Mr. Speaker, I will be splitting my time with the hon. member for Sherwood Park—Fort Saskatchewan.
It is with mixed feelings that I stand to speak in the House today. On the one hand, I am deeply grieved that we even have to have this conversation right now with regard to this topic of sexual harassment. On the other hand, I am glad that we are having this conversation to bring attention to a very important matter, and my hope is that we are able to do something about it going forward.
All parties in this place agree that there is zero tolerance for sexual harassment, but if we were to pick up a newspaper or watch the newscasts at night, or if we were to read through the comments staffers from the Hill have posted to social media, we would see that there are far too many stories with regard to sexual harassment taking place in the workplace.
The issue before the House is not a partisan issue, and we must begin by agreeing not to make it so. This is an issue of power and the balance of power between an employee and an employer.
When it comes time to hire or fire, members of Parliament have complete control over this process and the staff in their offices. For every paid staffer, it is important to understand that there are a dozen interns hoping to take that job. This places employees in an extremely precarious position and makes them very vulnerable. Add to this the lack of an independent process for handling harassment allegations and it is no wonder employees can quickly find themselves in a position where they feel that they have no option but to keep silent and hope not to rock the boat. For those reasons, I welcome the initiative of the government to implement a more formal structure for preventing and responding to sexual harassment in the public workplace.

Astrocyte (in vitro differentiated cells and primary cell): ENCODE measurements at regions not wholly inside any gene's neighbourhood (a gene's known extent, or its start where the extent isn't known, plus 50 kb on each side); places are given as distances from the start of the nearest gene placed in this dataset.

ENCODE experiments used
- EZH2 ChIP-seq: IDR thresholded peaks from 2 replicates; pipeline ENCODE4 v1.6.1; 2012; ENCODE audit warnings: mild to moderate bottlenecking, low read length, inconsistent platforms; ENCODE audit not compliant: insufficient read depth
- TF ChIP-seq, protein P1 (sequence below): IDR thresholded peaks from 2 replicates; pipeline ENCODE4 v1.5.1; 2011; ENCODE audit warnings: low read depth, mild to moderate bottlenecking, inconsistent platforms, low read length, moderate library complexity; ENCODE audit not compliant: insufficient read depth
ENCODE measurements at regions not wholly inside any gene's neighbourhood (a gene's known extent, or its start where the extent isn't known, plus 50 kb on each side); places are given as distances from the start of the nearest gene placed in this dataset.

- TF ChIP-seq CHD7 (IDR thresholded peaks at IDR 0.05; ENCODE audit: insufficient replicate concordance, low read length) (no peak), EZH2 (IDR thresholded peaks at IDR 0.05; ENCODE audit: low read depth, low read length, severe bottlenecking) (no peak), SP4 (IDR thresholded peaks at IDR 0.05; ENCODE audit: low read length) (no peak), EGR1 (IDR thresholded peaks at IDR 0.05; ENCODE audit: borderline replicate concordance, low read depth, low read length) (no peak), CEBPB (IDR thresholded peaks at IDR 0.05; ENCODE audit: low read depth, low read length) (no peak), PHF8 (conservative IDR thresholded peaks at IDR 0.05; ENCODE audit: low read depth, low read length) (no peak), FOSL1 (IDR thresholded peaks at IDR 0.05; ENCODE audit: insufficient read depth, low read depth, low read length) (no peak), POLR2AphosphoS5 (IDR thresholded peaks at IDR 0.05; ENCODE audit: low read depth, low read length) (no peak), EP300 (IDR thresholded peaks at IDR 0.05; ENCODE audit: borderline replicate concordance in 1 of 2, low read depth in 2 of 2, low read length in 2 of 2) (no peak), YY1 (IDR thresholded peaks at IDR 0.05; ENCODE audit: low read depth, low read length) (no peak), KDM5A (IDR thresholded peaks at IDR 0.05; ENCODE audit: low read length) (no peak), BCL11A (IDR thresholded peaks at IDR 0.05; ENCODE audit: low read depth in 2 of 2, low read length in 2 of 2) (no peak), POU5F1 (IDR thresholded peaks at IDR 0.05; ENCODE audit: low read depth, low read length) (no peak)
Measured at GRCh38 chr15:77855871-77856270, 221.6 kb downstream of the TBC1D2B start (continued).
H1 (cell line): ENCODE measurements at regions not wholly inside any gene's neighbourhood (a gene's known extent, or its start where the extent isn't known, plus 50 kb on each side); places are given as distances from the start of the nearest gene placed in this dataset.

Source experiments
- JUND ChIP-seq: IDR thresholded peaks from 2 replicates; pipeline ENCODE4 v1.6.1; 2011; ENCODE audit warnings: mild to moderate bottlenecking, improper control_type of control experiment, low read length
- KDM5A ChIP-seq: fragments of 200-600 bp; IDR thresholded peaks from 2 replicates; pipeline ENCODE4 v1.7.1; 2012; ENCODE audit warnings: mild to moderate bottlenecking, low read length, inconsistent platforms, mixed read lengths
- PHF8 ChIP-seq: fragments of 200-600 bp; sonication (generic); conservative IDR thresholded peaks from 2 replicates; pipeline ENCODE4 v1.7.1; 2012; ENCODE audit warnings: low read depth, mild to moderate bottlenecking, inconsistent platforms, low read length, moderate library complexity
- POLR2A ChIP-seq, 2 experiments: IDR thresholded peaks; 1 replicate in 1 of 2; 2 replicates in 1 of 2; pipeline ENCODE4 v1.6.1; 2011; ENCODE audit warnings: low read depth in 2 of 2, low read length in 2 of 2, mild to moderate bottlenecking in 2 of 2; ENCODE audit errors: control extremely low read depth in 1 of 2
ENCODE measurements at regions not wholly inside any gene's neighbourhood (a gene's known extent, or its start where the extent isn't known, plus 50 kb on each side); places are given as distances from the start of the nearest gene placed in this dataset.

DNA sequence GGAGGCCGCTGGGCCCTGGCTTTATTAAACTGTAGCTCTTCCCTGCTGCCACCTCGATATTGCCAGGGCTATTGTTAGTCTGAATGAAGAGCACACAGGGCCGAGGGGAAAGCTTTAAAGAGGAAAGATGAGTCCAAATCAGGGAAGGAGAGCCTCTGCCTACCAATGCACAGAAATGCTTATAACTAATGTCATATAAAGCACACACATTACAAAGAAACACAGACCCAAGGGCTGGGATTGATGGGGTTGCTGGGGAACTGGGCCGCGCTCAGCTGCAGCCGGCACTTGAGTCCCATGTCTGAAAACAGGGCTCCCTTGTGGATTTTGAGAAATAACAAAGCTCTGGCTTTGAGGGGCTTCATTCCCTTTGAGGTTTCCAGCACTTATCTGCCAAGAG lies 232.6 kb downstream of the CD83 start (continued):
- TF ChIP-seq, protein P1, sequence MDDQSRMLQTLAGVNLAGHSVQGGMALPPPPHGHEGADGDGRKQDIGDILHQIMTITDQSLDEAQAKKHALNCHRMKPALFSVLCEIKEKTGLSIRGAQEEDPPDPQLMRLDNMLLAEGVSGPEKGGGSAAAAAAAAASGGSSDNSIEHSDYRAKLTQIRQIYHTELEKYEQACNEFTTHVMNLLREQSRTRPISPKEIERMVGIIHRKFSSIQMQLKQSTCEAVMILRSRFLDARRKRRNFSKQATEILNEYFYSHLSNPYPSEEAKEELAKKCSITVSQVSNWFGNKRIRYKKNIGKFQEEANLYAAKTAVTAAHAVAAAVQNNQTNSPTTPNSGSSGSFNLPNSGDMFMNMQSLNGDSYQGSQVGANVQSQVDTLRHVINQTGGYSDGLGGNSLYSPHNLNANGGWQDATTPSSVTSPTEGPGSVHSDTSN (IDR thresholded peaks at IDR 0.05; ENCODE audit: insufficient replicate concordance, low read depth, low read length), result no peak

I believe it is very important for this bill to make it to committee as soon as possible, where it can be further assessed. At that stage, legislators would have the opportunity to examine it closely and make the necessary changes to strengthen it going forward.
To serve all employees and all employers well, sexual harassment must be clearly defined. That said, we must discuss whether it is better to define sexual harassment through legislation or to allow cabinet to define it through what is called regulation. Traditionally, sexual harassment has been defined in part III of the Canada Labour Code. However, clause 16 of the bill before this House would delete the legislated definition of sexual harassment from the code. In its place, the Liberals would give authority to cabinet members to define sexual harassment through part II of the Labour Code. This means that the government of the day would be empowered to define what sexual harassment is in both the House of Commons and all federally regulated workplaces, with zero input from this place, Parliament.
As a general principle, important changes like this should be enshrined within legislation.